Psychopharmacology has made great strides in recent years. After the advent of Prozac (the “happy pill”), antidepressants have undergone countless changes and have now reached their third generation. Even if psychiatry has managed, over time, to increase its ability to treat mental illness, are the drugs it uses always effective? The author highlights both benefits and drawbacks of psychopharmacology and argues that science discourages the indiscriminate use of psychoactive substances. The text is instructive and stimulating, as it traces the history of medicine and (sometimes bizarre) remedies for treating mental illness and provides a thorough, research-based discussion concerning the effectiveness of psychiatric drugs as an alternative to psychotherapy in the treatment of sadness and depression.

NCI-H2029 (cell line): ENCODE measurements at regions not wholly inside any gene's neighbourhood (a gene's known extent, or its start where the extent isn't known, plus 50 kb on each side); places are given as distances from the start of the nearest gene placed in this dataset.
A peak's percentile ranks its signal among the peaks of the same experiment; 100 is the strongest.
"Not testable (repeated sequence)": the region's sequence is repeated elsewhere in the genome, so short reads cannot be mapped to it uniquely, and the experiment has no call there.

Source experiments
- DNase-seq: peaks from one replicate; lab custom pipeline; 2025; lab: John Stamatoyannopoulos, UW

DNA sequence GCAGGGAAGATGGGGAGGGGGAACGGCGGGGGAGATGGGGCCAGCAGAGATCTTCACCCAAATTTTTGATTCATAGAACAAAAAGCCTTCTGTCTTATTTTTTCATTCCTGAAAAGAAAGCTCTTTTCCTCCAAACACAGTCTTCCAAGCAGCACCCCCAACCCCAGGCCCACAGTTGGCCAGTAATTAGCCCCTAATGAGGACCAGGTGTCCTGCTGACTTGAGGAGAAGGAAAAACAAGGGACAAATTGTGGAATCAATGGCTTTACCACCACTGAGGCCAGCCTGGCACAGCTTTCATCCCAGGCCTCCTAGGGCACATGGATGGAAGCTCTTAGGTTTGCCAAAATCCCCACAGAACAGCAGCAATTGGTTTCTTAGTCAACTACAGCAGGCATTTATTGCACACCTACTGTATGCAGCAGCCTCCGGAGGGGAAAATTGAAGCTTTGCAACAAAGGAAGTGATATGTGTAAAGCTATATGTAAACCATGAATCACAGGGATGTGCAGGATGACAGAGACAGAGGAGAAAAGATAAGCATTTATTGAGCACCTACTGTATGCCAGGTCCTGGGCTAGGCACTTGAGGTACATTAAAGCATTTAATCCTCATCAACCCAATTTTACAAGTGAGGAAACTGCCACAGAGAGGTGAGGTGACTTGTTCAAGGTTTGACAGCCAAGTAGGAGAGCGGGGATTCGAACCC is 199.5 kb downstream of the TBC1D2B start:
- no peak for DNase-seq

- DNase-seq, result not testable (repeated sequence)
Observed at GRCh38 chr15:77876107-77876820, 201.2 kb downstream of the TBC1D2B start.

Tullio Giraldi formerly taught Pharmacology and Neuropsycho- pharmacology at the University of Trieste and is a visiting professor at the Department of Social Science and Medicine at King’s College in London.